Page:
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From Martin Sebor <>
Subject Re: [STDCXX-709] ContainerData ctor and UserClass::from_char()
Date Mon, 24 Mar 2008 21:53:39 GMT
Incidentally, there is a script that compares two or more config
headers. I don't see it in Subversion so it must not have been
migrated from Perforce yet:


We might want to dust it off at some point in the future and start
using it. It can be quite handy when porting to new versions of
compilers or compilers on new platforms.


Martin Sebor wrote:
> The two versions of aCC are very different (based on a different
> C++ front ends). Each also runs on a different OS and hardware.
> I think significant differences are to be expected. That doesn't
> mean that there isn't a problem in our aCC 6.16 configuration,
> but neither does it imply there is one.
> Eric Lemings wrote:
>> In regards to STDCXX-709, note that there are no config differences
>> in the delete operators, only the new operators.
> These should be benign and unrelated to STDCXX-709.
> FWIW, if you still suspect a mismatch between the allocation and
> deallocation functions called from the tests I would suggest to
> try to create a small test case reproducing it. I.e., create an
> archive lib that allocates memory using the new expression and
> a program that replaces operators new and delete, links with the
> library and attempts to deallocate the memory allocated by the
> library. See if the right operators are being called.
> Martin
>> Brad.
>>> -----Original Message-----
>>> From: Eric Lemings [] Sent: Monday, 
>>> March 24, 2008 3:21 PM
>>> To:
>>> Subject: RE: [STDCXX-709] ContainerData ctor and UserClass::from_char()
>>> I was just comparing the configuration differences for these
>>> two platforms:
>>> HP-UX B.11.21/HP aCC 3.73
>>> HP-UX B.11.31/HP aCC 6.16
>>> See
>>> There seems to be way to many configuation differences.  I think
>>> we may have a much more serious problem on HP-UX ia64.
>>> Brad.
>>>> -----Original Message-----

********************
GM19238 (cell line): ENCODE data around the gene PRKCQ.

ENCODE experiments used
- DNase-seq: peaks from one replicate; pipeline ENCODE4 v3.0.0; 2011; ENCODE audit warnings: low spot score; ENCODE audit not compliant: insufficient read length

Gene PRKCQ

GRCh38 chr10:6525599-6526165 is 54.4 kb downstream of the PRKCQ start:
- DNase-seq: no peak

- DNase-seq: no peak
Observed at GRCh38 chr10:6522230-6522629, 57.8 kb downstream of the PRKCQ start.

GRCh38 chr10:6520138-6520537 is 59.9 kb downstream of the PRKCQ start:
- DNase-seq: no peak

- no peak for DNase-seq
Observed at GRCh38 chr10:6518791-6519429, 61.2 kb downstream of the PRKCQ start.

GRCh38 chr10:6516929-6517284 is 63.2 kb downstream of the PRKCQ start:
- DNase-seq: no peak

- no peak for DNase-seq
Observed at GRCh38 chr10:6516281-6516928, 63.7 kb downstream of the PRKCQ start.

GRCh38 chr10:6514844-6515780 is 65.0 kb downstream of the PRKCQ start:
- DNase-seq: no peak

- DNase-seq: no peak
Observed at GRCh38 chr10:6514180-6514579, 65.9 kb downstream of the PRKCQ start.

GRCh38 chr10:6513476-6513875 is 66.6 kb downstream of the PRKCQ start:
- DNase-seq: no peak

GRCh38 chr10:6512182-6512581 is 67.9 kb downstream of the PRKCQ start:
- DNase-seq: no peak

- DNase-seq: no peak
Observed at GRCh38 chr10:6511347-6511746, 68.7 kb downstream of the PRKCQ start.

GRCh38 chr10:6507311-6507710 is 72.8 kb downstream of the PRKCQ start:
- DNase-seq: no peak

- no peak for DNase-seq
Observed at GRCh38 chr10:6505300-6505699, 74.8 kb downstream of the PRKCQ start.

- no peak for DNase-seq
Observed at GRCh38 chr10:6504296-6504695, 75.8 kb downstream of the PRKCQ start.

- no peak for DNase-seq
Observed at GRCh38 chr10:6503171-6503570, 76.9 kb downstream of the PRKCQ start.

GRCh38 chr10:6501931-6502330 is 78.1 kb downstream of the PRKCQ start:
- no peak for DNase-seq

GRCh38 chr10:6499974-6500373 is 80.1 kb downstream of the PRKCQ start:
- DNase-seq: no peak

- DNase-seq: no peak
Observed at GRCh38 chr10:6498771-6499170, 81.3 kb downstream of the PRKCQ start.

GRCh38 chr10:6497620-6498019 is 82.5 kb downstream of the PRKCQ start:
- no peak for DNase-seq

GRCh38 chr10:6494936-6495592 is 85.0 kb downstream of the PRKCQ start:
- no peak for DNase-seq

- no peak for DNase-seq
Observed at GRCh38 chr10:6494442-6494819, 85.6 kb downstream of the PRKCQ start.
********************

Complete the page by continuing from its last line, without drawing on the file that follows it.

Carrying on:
>>>> From: Martin Sebor [] On Behalf Of 
>>> Martin Sebor
>>>> Sent: Friday, March 21, 2008 5:10 PM
>>>> To:
>>>> Subject: Re: [STDCXX-709] ContainerData ctor and UserClass::from_char()
>>>> Eric Lemings wrote:
>>>>>> -----Original Message-----
>>>>>> From: Martin Sebor [] Sent: Friday, 
>>>>>> March 21, 2008 3:32 PM
>>>>>> To:
>>>>>> Subject: Re: [STDCXX-709] ContainerData ctor and 
>>>>>> UserClass::from_char()
>>>>> ...
>>>>>> So you think there's a mismatch between the allocation function
>>>>>> invoked in value.cpp and the deallocation function called in the
>>>>>> header? Why would that be? IIUC, tests that replace operator new
>>>>>> and operator delete (such as 23.list.assign) replace it for the
>>>>>> whole process. If there's a mismatch, it can only be because
>>>>>> the operators aren't replaced consistently. Making sure this
>>>>>> replacement happens across the whole process, including any
>>>>>> libraries, is the responsibility of the C++ runtime (i.e.,
>>>>>> the compiler). If your analysis is correct, the C++ runtime
>>>>>> on IPF would have to be buggy.
>>>>>> Or did I misunderstand what you were trying to say?
>>>>> Sounds about right.
>>>>> I just noticed there's a runtime link error in the config test
>>>>> OPERATOR_NEW_ARRAY_PLACEMENT on HP-UX IPF platforms.  May be the
>>>>> culprit.
>>>>> [user@host]$ ./include/OPERATOR_NEW_ARRAY_PLACEMENT
>>>>> /usr/lib/hpux32/ Unsatisfied code symbol '_ZnamPv' in load
>>>>> module './stdcxx/include/OPERATOR_NEW_ARRAY_PLACEMENT'.
>>>>> Killed
>>>> That's a check for placement new in the runtime library. I don't
>>>> think that has any bearing on the replaceability of operator new.
>>>> I.e., the first one is not replaceable:
>>>>      void* operator new(size_t, void*) throw();
>>>>      void* operator new[](size_t, void*) throw();
>>>> while the second one is:
>>>>      void* operator(size_t) throw (bad_alloc);
>>>>      void* operator[](size_t) throw (bad_alloc);
>>>> The first form is usually defined inline in <new>, like so:
>>>>      inline void* operator new(size_t, void *ptr) throw() {
>>>>          return ptr;
>>>>      }
>>>> and so it's not defined in the runtime library. That's why I assume
>>>> the OPERATOR_NEW_ARRAY_PLACEMENT test fails: it declares 
>>> the operator
>>>> and calls it without providing a definition to see if one exists in
>>>> the runtime. Unless the test finds one we need to provide our own
>>>> definition in our <new>. Otherwise we just declare it.
>>>> Martin

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